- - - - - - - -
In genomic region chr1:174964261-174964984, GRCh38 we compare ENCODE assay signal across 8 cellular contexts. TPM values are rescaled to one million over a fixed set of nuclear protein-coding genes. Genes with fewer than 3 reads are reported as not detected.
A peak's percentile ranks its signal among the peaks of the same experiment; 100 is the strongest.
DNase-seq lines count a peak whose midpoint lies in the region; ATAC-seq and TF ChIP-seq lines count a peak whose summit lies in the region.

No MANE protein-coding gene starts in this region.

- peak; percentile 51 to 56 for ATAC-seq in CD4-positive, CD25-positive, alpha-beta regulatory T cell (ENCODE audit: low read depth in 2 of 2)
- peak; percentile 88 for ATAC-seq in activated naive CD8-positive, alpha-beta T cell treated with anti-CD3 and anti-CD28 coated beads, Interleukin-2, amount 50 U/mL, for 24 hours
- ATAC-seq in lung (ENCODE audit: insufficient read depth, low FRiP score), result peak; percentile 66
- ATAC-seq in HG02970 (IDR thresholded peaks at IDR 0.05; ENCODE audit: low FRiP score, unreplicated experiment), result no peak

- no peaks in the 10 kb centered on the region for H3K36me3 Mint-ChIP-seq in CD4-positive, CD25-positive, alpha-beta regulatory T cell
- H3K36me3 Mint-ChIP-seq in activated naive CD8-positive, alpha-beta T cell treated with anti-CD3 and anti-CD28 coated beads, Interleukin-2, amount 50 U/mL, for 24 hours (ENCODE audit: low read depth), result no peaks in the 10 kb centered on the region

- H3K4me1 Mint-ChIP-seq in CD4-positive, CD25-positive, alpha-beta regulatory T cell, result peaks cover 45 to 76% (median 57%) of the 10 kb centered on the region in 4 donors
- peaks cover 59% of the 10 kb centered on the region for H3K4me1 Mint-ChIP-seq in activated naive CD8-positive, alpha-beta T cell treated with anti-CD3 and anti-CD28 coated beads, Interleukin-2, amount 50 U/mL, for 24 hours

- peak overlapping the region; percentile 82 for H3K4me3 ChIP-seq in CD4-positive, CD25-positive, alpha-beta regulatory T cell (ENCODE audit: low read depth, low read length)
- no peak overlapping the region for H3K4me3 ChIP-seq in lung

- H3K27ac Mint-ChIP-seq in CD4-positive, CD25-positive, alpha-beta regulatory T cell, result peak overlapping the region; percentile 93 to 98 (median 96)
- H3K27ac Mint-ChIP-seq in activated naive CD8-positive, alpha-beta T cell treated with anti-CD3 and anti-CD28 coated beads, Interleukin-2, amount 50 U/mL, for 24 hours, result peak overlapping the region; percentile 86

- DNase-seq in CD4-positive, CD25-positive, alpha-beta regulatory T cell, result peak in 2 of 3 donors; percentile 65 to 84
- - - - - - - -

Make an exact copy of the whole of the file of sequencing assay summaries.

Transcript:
In genomic region chr1:174964261-174964984, GRCh38 we compare ENCODE assay signal across 8 cellular contexts. TPM values are rescaled to one million over a fixed set of nuclear protein-coding genes. Genes with fewer than 3 reads are reported as not detected.
A peak's percentile ranks its signal among the peaks of the same experiment; 100 is the strongest.
DNase-seq lines count a peak whose midpoint lies in the region; ATAC-seq and TF ChIP-seq lines count a peak whose summit lies in the region.

No MANE protein-coding gene starts in this region.

- peak; percentile 51 to 56 for ATAC-seq in CD4-positive, CD25-positive, alpha-beta regulatory T cell (ENCODE audit: low read depth in 2 of 2)
- peak; percentile 88 for ATAC-seq in activated naive CD8-positive, alpha-beta T cell treated with anti-CD3 and anti-CD28 coated beads, Interleukin-2, amount 50 U/mL, for 24 hours
- ATAC-seq in lung (ENCODE audit: insufficient read depth, low FRiP score), result peak; percentile 66
- ATAC-seq in HG02970 (IDR thresholded peaks at IDR 0.05; ENCODE audit: low FRiP score, unreplicated experiment), result no peak

- no peaks in the 10 kb centered on the region for H3K36me3 Mint-ChIP-seq in CD4-positive, CD25-positive, alpha-beta regulatory T cell
- H3K36me3 Mint-ChIP-seq in activated naive CD8-positive, alpha-beta T cell treated with anti-CD3 and anti-CD28 coated beads, Interleukin-2, amount 50 U/mL, for 24 hours (ENCODE audit: low read depth), result no peaks in the 10 kb centered on the region

- H3K4me1 Mint-ChIP-seq in CD4-positive, CD25-positive, alpha-beta regulatory T cell, result peaks cover 45 to 76% (median 57%) of the 10 kb centered on the region in 4 donors
- peaks cover 59% of the 10 kb centered on the region for H3K4me1 Mint-ChIP-seq in activated naive CD8-positive, alpha-beta T cell treated with anti-CD3 and anti-CD28 coated beads, Interleukin-2, amount 50 U/mL, for 24 hours

- peak overlapping the region; percentile 82 for H3K4me3 ChIP-seq in CD4-positive, CD25-positive, alpha-beta regulatory T cell (ENCODE audit: low read depth, low read length)
- no peak overlapping the region for H3K4me3 ChIP-seq in lung

- H3K27ac Mint-ChIP-seq in CD4-positive, CD25-positive, alpha-beta regulatory T cell, result peak overlapping the region; percentile 93 to 98 (median 96)
- H3K27ac Mint-ChIP-seq in activated naive CD8-positive, alpha-beta T cell treated with anti-CD3 and anti-CD28 coated beads, Interleukin-2, amount 50 U/mL, for 24 hours, result peak overlapping the region; percentile 86

- DNase-seq in CD4-positive, CD25-positive, alpha-beta regulatory T cell, result peak in 2 of 3 donors; percentile 65 to 84